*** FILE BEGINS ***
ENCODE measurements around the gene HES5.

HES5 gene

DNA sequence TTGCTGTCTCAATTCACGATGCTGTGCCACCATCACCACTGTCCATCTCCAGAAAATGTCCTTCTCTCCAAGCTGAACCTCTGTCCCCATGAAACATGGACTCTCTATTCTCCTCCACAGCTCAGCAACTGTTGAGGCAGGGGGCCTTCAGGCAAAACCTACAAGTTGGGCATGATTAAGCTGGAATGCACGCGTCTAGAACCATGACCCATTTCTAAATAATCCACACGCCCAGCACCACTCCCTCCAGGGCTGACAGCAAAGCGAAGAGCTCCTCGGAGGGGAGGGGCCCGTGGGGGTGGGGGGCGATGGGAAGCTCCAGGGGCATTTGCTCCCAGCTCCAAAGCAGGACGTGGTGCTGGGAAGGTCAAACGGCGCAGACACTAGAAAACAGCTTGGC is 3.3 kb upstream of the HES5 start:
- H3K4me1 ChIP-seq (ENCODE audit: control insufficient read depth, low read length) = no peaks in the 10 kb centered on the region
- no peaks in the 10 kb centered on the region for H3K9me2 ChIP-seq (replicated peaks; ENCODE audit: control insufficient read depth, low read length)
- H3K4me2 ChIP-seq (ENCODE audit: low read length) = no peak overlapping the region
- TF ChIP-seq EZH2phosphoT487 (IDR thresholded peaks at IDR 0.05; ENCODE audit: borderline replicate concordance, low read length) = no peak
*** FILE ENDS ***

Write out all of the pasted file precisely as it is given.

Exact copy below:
ENCODE measurements around the gene HES5.

HES5 gene

DNA sequence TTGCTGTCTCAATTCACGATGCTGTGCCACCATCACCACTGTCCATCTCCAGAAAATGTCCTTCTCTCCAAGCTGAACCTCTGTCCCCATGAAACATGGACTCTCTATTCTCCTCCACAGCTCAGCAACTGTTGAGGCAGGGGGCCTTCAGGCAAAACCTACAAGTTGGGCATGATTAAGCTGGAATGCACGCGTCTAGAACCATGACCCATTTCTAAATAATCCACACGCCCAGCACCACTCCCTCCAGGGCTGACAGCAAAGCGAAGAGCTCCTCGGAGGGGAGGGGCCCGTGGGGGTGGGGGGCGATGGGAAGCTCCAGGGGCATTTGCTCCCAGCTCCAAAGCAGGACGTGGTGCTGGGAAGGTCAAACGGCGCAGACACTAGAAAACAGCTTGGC is 3.3 kb upstream of the HES5 start:
- H3K4me1 ChIP-seq (ENCODE audit: control insufficient read depth, low read length) = no peaks in the 10 kb centered on the region
- no peaks in the 10 kb centered on the region for H3K9me2 ChIP-seq (replicated peaks; ENCODE audit: control insufficient read depth, low read length)
- H3K4me2 ChIP-seq (ENCODE audit: low read length) = no peak overlapping the region
- TF ChIP-seq EZH2phosphoT487 (IDR thresholded peaks at IDR 0.05; ENCODE audit: borderline replicate concordance, low read length) = no peak